The researchers are now working to turn their design into a commercial product. Even though the new design exhibits low power consumption, it still generates some waste heat. Before the design can be commercialized the researchers will need to develop and test a heat dissipation system for the new headlight.

###

Paper: W.-L. Liang, G.-D. J. Su, "Design of a high-efficiency train headlamp with low power consumption using dual half-parabolic aluminized reflectors," Applied Optics, Volume 57, Issue 6, 1305-1314 (2018). DOI: 10.1364/AO.57.001305

About Applied Optics

Applied Optics publishes in-depth peer-reviewed content about applications-centered research in optics. These articles cover research in optical technology, photonics, lasers, information processing, sensing and environmental optics.

About The Optical Society

Founded in 1916, The Optical Society (OSA) is the leading professional organization for scientists, engineers, students and business leaders who fuel discoveries, shape real-life applications and accelerate achievements in the science of light. Through world-renowned publications, meetings and membership initiatives, OSA provides quality research, inspired interactions and dedicated resources for its extensive global network of optics and photonics experts. For more information, visit osa.org.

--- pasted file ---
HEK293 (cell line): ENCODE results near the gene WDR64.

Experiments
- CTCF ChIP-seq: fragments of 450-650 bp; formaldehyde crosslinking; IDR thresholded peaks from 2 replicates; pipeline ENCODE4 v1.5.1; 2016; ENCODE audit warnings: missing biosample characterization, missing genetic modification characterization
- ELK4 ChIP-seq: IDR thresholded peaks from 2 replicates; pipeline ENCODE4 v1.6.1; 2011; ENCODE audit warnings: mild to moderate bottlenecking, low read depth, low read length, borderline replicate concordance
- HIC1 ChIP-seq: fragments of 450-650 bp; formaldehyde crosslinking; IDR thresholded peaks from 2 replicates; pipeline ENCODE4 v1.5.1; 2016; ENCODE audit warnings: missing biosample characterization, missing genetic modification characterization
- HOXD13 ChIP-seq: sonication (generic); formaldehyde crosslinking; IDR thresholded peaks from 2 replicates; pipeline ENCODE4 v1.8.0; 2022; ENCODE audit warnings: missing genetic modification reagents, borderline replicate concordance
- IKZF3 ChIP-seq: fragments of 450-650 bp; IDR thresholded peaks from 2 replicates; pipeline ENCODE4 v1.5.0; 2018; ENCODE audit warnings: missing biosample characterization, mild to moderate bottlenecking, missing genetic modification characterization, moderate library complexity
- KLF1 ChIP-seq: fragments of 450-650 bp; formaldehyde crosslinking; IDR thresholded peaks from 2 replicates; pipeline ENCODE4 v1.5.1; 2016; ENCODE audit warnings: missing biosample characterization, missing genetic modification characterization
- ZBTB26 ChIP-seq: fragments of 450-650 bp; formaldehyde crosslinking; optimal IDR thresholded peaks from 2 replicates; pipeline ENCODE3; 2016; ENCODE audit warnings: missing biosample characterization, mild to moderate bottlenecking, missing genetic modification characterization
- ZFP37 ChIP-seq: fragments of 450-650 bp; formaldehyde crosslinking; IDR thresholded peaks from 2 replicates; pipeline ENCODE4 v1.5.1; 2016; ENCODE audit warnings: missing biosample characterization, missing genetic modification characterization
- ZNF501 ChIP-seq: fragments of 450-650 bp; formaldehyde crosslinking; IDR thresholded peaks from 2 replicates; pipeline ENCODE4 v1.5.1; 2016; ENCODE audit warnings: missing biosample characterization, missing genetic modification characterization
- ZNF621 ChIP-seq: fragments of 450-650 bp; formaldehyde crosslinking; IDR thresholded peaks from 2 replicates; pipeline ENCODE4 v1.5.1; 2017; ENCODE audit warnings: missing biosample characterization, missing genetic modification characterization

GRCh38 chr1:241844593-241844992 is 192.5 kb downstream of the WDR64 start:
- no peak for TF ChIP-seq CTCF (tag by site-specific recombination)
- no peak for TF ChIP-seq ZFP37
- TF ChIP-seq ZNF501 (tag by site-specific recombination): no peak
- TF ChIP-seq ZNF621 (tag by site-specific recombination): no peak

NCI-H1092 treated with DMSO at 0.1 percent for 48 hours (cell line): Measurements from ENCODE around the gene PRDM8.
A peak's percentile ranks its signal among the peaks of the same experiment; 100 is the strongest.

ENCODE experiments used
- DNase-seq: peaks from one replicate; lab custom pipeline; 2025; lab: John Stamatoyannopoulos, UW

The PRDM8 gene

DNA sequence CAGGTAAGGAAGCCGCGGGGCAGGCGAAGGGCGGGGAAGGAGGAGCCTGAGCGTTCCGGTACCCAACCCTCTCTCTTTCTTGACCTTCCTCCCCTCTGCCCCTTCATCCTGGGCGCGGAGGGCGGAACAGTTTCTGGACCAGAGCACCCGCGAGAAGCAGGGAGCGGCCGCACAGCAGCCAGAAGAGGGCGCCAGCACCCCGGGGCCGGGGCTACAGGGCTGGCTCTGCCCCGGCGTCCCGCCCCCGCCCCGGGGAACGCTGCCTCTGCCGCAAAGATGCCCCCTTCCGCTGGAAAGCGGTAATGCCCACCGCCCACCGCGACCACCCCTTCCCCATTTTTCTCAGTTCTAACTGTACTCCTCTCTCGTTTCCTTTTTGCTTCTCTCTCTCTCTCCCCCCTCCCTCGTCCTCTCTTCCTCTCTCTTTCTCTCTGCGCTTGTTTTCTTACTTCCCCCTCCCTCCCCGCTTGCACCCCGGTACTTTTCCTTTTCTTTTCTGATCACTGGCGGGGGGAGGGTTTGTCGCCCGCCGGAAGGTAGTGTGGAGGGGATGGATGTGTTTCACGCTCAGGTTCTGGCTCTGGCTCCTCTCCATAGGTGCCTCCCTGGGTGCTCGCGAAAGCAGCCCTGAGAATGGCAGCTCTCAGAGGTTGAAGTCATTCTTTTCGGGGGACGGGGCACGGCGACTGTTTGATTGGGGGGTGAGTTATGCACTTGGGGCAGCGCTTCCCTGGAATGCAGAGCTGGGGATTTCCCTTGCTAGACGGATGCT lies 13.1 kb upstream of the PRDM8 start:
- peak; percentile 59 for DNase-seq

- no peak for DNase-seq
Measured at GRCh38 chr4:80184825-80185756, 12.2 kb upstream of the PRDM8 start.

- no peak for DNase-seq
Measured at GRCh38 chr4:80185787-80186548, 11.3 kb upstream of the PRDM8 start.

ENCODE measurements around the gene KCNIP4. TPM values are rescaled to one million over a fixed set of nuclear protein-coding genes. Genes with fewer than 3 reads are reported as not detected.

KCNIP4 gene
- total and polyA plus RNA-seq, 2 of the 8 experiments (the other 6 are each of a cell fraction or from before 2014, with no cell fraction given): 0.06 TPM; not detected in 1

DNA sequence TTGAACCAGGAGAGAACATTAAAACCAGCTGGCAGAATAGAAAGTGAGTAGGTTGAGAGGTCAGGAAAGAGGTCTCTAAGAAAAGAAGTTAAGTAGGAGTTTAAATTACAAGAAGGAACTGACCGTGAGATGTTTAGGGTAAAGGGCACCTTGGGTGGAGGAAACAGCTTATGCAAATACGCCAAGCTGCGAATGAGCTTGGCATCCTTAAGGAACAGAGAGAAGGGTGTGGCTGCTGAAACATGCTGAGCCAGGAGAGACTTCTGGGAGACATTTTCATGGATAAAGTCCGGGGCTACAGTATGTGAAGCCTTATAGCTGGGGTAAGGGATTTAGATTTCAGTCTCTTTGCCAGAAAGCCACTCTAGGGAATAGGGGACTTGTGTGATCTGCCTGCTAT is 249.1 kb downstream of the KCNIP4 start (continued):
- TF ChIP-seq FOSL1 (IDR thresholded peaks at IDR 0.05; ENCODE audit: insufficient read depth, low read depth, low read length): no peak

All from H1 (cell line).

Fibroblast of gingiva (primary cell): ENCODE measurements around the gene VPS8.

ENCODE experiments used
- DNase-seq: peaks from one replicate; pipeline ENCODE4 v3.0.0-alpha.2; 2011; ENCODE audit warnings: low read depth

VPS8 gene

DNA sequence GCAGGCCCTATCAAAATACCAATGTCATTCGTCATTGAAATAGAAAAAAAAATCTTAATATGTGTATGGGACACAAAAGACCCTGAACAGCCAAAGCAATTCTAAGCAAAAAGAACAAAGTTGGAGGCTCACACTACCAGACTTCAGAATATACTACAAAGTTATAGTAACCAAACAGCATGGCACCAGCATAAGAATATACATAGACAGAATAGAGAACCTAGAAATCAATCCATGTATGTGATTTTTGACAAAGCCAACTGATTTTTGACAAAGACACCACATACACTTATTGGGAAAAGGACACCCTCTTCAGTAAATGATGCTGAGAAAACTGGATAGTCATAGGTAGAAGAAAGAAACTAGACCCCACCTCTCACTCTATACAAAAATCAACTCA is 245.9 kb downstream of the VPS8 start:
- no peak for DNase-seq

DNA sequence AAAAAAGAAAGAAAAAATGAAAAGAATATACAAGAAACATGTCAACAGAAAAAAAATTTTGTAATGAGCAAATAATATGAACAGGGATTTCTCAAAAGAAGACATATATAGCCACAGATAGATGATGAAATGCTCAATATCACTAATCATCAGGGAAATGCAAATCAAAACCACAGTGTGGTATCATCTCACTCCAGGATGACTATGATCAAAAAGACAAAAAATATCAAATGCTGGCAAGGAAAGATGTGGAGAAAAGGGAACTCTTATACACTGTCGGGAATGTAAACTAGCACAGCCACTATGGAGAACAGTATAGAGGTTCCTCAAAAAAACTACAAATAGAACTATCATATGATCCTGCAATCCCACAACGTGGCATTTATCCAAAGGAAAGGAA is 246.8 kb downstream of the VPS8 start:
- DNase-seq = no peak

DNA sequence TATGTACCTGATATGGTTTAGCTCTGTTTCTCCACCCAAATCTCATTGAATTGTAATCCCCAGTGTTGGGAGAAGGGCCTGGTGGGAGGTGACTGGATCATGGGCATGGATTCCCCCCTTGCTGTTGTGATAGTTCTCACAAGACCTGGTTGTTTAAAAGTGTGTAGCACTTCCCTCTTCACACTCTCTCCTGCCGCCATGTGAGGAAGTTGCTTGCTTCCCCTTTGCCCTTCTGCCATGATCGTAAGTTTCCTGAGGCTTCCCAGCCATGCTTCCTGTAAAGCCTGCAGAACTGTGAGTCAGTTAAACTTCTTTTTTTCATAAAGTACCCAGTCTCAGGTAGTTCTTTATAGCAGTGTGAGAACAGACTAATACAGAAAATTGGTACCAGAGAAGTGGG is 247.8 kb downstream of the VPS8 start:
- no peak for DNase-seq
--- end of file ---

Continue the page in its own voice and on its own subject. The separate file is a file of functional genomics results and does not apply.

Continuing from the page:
Media Contacts:

Rebecca B. Andersen
The Optical Society randersen@osa.org
1-202-416-1443

Joshua Miller
The Optical Society
jmiller@osa.org
1-202-416-1435

http://www.osa.org 

Joshua Miller | EurekAlert!

Further reports about: LED LEDs energy savings light source low power consumption optics

More articles from Power and Electrical Engineering:

nachricht IHP technology ready for space flights
20.08.2018 | IHP - Leibniz-Institut für innovative Mikroelektronik